Editorial: Weighing the ‘C’ Word

Key to open Internet is compromise
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FCC chairman Tom Wheeler has said he is not opposed to Congress providing more guidance on the FCC’s authority to enforce open Internet rules.

Now is a good time for Congress to take him up on the offer.

The FCC’s decision to reclassify Internet access service as a common carrier under Title II regs, undoubtedly fueled by the laudable ends of openness and innovation, has led to a flurry of lawsuits that will tie up the issue for years and likely land it in the Supreme Court.

At stake is what authority the FCC has to regulate access in service of openness. The clearest answer to this has to come from Congress. There needs to be bipartisan support for a bill that would prevent the blocking and degrading of content, stop paid prioritization and avoid the nuclear option of Title II.

What Democrats in Congress want is certainty that those things are clearly prevented. A law has been proposed that would do that without Title II. Title II is only the means, not the end.

But one of the sticking points in the Republican-backed bill is that it would limit the FCC’s authority under Sec. 706, saying it is not in itself an express grant of authority. The FCC has been using Sec. 706—which instructs the agency to take whatever steps necessary to insure advanced telecommunications is being deployed to all Americans in a reasonable and timely manner—to support various regulatory moves, from expanding Universal Service Funds to broadband, to boosting speeds to at least a portion of the new open Internet order.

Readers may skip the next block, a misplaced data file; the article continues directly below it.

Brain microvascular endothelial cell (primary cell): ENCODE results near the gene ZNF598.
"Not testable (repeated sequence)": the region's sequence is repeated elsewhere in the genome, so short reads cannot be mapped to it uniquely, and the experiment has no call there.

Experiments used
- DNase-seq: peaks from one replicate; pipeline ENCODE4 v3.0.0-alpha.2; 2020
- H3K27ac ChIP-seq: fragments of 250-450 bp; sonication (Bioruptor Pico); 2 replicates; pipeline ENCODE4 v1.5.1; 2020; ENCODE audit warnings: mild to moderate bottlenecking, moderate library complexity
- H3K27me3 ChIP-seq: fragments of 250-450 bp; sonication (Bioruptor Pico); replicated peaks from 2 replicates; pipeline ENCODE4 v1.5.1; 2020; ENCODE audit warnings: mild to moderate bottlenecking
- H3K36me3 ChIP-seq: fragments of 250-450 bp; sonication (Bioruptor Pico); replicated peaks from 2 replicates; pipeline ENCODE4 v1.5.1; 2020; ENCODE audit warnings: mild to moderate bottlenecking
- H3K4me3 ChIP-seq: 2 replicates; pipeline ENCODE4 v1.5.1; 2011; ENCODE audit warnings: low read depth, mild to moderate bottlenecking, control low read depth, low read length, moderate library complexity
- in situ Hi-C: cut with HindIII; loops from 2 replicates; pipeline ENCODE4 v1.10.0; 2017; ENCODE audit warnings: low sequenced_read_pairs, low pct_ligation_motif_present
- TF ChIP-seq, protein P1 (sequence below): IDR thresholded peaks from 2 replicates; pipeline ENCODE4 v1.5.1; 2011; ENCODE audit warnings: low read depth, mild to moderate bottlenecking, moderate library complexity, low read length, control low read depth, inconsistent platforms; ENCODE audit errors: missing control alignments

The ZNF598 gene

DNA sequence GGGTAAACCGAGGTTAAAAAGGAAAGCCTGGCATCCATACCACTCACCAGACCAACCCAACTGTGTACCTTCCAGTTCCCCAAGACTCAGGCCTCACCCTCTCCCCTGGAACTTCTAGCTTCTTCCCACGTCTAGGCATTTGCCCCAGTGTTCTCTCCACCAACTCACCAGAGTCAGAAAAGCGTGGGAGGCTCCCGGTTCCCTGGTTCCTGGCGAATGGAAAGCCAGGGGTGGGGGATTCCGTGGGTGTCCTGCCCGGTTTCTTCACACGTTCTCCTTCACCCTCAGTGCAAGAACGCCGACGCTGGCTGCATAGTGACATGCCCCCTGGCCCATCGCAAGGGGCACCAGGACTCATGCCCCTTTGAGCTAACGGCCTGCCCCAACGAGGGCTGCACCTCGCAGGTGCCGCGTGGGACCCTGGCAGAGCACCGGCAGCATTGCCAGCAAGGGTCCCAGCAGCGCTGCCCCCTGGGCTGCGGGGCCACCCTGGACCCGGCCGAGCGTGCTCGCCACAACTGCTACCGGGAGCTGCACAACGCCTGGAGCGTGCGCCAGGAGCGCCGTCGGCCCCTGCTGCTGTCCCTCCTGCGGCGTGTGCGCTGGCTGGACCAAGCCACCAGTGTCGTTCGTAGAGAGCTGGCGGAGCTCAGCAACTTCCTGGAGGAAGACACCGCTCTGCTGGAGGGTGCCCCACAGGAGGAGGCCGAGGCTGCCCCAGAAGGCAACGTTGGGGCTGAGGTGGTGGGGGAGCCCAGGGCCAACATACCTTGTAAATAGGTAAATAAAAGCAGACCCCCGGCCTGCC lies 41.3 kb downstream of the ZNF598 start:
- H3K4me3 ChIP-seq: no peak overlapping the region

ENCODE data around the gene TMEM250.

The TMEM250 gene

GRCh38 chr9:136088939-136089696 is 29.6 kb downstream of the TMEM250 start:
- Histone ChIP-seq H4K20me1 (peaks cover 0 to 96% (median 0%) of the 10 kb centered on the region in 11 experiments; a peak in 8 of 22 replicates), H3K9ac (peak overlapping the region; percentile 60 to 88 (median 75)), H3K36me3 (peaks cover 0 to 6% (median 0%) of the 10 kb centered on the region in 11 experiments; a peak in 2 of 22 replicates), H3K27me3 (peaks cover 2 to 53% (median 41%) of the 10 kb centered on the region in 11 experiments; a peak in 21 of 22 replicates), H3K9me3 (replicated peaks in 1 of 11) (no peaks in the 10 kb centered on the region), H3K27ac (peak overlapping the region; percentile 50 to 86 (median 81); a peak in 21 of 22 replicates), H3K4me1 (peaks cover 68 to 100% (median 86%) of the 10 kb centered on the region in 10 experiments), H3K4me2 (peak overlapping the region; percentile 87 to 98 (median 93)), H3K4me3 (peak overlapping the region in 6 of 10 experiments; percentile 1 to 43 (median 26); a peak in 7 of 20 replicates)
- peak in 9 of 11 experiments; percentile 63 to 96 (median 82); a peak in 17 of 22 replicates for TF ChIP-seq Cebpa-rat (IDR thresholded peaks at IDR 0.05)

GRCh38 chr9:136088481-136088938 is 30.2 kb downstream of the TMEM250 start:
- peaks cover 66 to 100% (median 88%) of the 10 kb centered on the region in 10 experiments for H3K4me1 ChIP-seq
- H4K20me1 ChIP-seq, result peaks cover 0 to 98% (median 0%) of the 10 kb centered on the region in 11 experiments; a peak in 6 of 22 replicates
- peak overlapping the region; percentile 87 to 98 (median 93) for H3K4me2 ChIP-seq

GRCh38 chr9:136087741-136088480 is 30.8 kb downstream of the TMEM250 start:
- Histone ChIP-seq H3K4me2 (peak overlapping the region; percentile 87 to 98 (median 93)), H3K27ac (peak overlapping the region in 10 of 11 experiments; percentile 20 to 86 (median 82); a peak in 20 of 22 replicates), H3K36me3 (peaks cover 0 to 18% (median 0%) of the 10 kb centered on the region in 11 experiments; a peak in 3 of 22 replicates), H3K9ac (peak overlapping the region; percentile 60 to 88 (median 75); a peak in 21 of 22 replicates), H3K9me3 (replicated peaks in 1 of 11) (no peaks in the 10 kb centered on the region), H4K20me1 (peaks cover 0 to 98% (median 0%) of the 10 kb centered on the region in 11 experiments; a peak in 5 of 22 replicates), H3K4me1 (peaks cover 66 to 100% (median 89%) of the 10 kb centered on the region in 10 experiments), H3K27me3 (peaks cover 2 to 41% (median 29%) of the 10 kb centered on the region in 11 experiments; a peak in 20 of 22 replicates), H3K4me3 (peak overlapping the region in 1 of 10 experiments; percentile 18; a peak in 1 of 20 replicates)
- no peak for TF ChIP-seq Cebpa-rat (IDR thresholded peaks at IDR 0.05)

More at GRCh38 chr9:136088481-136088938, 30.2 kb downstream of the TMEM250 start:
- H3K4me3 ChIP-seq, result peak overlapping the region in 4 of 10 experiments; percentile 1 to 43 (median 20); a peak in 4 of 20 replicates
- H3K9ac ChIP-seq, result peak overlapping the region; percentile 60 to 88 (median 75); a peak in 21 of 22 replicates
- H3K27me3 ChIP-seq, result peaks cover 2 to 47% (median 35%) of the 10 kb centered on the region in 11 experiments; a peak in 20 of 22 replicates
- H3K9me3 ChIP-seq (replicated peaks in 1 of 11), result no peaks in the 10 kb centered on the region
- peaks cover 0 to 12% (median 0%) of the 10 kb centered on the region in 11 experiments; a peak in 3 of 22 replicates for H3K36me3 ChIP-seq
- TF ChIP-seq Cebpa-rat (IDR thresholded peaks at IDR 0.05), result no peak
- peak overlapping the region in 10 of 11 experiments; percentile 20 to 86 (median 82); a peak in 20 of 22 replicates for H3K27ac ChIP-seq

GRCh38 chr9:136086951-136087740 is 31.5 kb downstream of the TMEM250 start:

So we have a suggestion in the interests of—brace yourselves—a compromise. Yes, we know, that’s a dirty word in D.C. these days, with Congress hardly agreeing on anything beyond the flag’s colors and new names for post offices.

Here’s the suggestion: Remove the language in the bill that would weaken Sec. 706. Republicans have arguably compromised already by agreeing to legislate open Internet protections proposed by President Obama and network neutrality activists. Dropping the Sec. 706 language would be another step toward the center. Democrats should sign on, and then Congress should pass it. The president should declare victory in legislation that enshrines those protections in law. And cable and telco operators could, and almost certainly would, drop their lawsuits.

FCC chairman Tom Wheeler has said he is not opposed to Congress providing more guidance on the FCC’s authority to enforce open Internet rules.

Now is a good time for Congress to take him up on the offer.

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